Selfishness and an unwillingness to compromise weakens and ultimately destroys law firms. Individuals must subordinate individual interests and personal aspirations for the good of the whole. Consensus legitimizes important decisions. However, consensus-building can go too far and paralyze a firm. All decisions do not need unanimous consent or agreement. In too many firms, an individual’s willingness to place the good of the firm above more parochial interests is declining.

An Understanding of What the Firm is and Where it is Going

Lack of direction is a serious weakness in many firms. There must be common goals and aspirations which lawyers and staff understand. In addition, there must be a sense of vision or direction. Yogi Berra understood this principle when he said, "If you don’t know where you are going, you might end up somewhere else."

Progressive Attitude and Spirit

The status quo often stymies creativity, new opportunities and new challenges. A proactive approach must be used to resolve problems and react to opportunities. In many firms there is a reactive approach to resolving most problems and disputes, an "if it ain’t broke, it doesn’t need to be fixed" attitude. In a competitive marketplace, firms with an entrepreneurial spirit and a willingness to take reasonable risks will thrive and prosper.

Client Driven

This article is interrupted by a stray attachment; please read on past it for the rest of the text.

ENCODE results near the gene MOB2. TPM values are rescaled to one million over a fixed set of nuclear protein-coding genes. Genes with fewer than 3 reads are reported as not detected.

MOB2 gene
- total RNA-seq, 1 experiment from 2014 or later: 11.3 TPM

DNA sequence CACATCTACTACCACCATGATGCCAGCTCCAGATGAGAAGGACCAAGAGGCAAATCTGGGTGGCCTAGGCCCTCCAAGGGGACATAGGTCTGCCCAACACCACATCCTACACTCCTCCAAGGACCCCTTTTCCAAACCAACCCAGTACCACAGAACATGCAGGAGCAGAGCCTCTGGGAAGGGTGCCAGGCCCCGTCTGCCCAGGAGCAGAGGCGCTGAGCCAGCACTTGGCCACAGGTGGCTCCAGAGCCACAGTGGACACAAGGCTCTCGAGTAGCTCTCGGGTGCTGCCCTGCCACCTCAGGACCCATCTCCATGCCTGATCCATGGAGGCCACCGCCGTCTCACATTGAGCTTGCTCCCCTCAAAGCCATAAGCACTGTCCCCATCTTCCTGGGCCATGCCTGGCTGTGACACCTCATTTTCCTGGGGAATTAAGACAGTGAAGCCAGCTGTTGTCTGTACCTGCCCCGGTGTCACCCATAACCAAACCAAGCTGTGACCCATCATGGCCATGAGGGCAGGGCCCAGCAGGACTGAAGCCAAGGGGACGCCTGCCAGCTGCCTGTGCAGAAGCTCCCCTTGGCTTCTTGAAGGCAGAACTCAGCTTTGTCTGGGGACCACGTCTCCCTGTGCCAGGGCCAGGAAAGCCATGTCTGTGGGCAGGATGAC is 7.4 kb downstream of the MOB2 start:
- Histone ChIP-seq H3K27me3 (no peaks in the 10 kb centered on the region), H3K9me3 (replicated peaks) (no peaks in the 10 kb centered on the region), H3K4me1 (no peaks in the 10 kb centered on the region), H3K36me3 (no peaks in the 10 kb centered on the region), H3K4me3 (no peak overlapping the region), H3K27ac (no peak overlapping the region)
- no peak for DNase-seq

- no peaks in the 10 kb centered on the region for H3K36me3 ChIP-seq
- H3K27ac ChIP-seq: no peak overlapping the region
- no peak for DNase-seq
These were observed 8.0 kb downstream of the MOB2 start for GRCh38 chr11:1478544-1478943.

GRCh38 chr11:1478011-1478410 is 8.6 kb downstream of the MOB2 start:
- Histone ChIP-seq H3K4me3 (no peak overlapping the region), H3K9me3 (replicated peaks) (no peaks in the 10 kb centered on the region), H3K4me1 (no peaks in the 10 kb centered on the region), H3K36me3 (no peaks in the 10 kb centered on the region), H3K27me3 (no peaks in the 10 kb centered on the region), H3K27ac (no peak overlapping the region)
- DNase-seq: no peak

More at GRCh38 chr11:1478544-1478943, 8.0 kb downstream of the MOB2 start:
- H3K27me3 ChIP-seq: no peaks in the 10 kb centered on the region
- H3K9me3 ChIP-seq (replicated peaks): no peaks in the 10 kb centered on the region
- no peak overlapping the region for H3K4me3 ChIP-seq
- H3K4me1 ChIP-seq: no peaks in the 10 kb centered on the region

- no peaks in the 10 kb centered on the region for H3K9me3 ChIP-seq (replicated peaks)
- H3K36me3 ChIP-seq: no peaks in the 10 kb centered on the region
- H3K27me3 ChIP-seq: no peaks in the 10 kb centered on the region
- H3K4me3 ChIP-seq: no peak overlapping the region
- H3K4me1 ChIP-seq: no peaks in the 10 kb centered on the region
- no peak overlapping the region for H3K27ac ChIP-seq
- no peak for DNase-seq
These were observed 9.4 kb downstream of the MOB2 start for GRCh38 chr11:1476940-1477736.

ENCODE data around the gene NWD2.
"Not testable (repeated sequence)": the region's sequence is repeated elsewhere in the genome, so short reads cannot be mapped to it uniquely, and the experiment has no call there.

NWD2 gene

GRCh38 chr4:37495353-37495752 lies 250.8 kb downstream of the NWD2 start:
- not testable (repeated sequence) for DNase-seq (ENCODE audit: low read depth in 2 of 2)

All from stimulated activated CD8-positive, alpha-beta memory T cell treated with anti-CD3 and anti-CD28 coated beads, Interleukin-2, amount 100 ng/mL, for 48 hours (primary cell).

The well-known business maxim "the client always comes first" applies to law firms. All decisions and efforts must be focused on what is in the best long-term interests of clients. Client communication, service and needs are paramount concerns in firms with this attribute.


The firm’s culture is a complex but usually cohesive amalgam of a firm’s ideas, customs, values, personalities, backgrounds, relationships and skills. It is honed over time, reshaped periodically by internal and external factors, and manifested in its lawyers and how they practice and relate with each other. It reveals itself in how decisions are made, the work ethic, communication styles, how information is shared, the ethics of the firm and individual lawyers, attorney relationships, significance of meritocracy in advancement, morale, the reward system and how employees are treated and recognized. In many firms it is difficult to define the culture because of this amorphous mix of components. Not all cultures are perceived positively. Some firms are termed "sweatshops," "clubby" or "whiteshoe." The failure of a firm to define its culture is often one of the reasons for high turnover, lack of direction or internal conflict and disputes.


Firms must have a respect for diversity regarding ideas, gender, age, ethnic background, religion and education. Excessive diversity may pose a threat to some firms, particularly if differences undermine core values or the culture of the firm.

A group of lawyers becomes a firm to the extent there is some sense of common purpose, common approaches and shared values. They must be willing to help each other out in the many small ways that are the essence of a legal practice, i.e., assistance, cooperation, support and mutual encouragement. This does not mean that everyone has to be best friends and have similar interests and personal goals. However, unless a firm is more than a compensation arrangement, it is doomed to have many problems and defections.


Ezra Tom Clark, Jr., is a former practicing attorney and managing attorney of a major Phoenix firm. He is president of E.T. Clark, Inc., a law firm management consulting firm in Mesa.